More than 300 news publications across the United States have joined a freedom of press movement against President Donald Trump, pledging to run Thursday editorials rebuking his relentless attacks on the press.
The movement, organized by the Boston Globe, has seen some of America’s most respected and widely circulated newspapers, including The New York Times, The Dallas Morning News, The Denver Post, The Philadelphia Inquirer, and The Chicago Sun-Times, commit to taking a stand in their editorial pages.
In a piece calling on other newspapers to join the effort, the Boston Globe wrote Wednesday, “We propose to publish an editorial on August 16 on the dangers of the administration’s assault on the press and ask others to commit to publishing their own editorials on the same date.”
The initiative came to life following president’s repeated verbal attacks on journalists, calling the mainstream media “fake news” and “the enemy of the American people.”
Tensions hit a new high earlier this month, when CNN reporter Jim Acosta walked out of a press briefing after White House spokeswoman Sarah Sanders refused to refute Trump’s “enemy of the people” comments.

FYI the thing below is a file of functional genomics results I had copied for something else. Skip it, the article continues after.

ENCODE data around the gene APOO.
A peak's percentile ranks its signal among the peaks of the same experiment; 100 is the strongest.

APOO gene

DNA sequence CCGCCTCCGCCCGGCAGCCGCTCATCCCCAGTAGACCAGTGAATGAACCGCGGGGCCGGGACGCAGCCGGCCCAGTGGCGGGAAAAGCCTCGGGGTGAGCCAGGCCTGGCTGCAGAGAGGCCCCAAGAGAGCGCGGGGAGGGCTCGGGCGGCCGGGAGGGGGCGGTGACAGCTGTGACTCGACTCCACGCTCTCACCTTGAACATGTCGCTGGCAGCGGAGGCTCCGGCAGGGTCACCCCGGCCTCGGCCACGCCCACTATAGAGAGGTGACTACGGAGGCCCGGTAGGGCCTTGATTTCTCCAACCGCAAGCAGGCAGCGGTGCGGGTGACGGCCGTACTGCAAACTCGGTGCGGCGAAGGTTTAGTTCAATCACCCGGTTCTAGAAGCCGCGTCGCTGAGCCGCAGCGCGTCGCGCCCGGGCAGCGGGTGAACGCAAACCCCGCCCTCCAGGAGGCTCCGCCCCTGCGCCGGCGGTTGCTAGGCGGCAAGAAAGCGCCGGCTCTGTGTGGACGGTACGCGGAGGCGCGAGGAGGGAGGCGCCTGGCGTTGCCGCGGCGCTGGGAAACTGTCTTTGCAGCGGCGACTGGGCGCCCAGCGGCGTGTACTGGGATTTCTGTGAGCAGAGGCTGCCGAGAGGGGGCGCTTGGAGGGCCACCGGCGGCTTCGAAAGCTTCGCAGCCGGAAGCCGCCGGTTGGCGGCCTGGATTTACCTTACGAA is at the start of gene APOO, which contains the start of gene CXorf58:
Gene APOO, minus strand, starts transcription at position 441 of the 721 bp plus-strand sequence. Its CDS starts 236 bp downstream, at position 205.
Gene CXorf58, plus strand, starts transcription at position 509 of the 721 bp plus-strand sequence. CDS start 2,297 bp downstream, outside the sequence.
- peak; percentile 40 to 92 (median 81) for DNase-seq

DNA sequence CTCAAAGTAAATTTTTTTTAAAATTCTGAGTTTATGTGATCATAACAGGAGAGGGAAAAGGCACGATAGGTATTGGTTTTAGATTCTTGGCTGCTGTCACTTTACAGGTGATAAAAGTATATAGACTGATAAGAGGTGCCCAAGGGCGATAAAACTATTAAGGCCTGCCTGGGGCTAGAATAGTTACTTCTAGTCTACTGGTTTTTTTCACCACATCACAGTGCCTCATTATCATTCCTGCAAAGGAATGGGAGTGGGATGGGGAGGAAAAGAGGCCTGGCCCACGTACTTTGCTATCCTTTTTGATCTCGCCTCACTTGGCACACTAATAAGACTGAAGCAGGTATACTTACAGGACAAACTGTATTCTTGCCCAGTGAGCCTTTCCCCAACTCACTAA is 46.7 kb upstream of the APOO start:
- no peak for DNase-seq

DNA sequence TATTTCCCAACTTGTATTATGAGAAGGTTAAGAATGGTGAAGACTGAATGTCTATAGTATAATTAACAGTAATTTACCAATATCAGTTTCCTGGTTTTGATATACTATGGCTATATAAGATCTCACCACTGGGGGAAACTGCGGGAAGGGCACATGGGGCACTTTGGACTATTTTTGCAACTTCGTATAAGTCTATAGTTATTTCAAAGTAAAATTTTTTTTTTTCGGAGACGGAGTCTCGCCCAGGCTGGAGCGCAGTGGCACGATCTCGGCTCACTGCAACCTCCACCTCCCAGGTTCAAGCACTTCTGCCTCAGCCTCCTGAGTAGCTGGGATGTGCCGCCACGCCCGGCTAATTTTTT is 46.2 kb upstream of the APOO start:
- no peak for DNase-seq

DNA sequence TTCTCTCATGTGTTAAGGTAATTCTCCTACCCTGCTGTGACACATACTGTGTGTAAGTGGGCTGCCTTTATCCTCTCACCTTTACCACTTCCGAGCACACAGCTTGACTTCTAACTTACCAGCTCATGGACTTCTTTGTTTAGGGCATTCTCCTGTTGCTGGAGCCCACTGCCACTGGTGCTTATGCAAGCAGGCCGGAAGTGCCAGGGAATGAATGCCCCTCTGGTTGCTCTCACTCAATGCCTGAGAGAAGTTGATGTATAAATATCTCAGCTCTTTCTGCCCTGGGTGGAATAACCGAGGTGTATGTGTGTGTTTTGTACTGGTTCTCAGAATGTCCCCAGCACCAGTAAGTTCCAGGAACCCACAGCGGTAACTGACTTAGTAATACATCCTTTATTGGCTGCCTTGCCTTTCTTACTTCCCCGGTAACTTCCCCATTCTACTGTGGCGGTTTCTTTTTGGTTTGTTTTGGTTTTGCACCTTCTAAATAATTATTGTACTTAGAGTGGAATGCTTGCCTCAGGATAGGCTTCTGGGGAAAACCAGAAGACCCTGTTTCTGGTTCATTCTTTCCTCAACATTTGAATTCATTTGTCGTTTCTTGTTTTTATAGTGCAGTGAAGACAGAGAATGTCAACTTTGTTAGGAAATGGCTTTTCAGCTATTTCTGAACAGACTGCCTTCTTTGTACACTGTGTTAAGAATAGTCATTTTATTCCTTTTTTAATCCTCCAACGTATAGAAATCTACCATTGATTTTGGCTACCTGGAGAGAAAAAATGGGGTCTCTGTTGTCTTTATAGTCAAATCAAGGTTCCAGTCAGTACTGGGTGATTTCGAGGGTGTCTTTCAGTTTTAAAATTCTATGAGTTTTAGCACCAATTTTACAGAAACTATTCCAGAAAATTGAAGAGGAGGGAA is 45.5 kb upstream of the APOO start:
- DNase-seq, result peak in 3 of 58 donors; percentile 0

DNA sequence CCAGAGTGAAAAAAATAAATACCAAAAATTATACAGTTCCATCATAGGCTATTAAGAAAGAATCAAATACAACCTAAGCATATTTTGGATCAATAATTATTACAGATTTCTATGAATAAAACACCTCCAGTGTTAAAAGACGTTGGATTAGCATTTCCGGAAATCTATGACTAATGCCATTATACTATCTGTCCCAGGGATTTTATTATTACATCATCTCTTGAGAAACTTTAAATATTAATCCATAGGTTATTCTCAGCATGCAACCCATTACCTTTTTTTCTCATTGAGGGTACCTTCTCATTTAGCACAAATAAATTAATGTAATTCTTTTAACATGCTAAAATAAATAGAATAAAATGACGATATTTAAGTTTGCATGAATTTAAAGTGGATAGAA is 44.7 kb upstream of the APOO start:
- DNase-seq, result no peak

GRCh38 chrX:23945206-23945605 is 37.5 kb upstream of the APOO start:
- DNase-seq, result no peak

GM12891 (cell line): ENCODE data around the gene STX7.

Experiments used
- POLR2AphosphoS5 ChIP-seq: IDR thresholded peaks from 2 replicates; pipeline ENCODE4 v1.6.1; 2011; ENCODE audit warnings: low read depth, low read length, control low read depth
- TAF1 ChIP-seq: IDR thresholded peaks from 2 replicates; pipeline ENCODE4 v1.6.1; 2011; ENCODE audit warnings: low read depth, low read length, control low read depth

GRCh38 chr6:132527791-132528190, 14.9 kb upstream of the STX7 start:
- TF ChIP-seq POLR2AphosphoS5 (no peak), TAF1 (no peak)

“The greatness of America is dependent on the role of a free press to speak the truth to the powerful,” the Globe said, accusing Trump of conducting a “sustained assault on the free press.”
“To label the press ‘the enemy of the people’ is as un-American as it is dangerous to the civic compact we have shared for more than two centuries,” the article added.
Senator Jeff Flake, one of Trump’s outspoken Republican critics, has likened the president’s rhetoric to the adopted by former Soviet dictator Josef Stalin.
The Kansas City Star, a newspaper in the state of Missouri, where Trump won in the 2016 presidential election, drew a similar analogy on Wednesday and blasted Trump’s “fake news” remarks.
A new poll suggests 4 out of 10 Republicans want to give the US president the power to shut down the media.
“Everywhere in the country, any matter that an official doesn’t want to talk about or that a reader doesn’t want to hear about is ‘fake news’ now,” the Star wrote.
Pro-Trump outlets, such as conservative website Townhall.com, have criticized the push, urging the public to boycott the anti-Trump papers on Thursday.
“Unlike the mastodons at The Boston Globe, I would not presume to tell anyone else what to think or what to do,” the website wrote Wednesday. “But as for me – and I suspect many others – I won’t be putting any coins in any newspaper box August 16th.”
However, Marjorie Pritchard, deputy editorial page editor of the Boston Globe, says the response has been “overwhelming.”
“We have more than 100 publications signed up, and I expect that number to grow in the coming days,” she said. “We have some big newspapers, but the majority are from smaller markets, all enthusiastic about standing up to Trump’s assault on journalism.”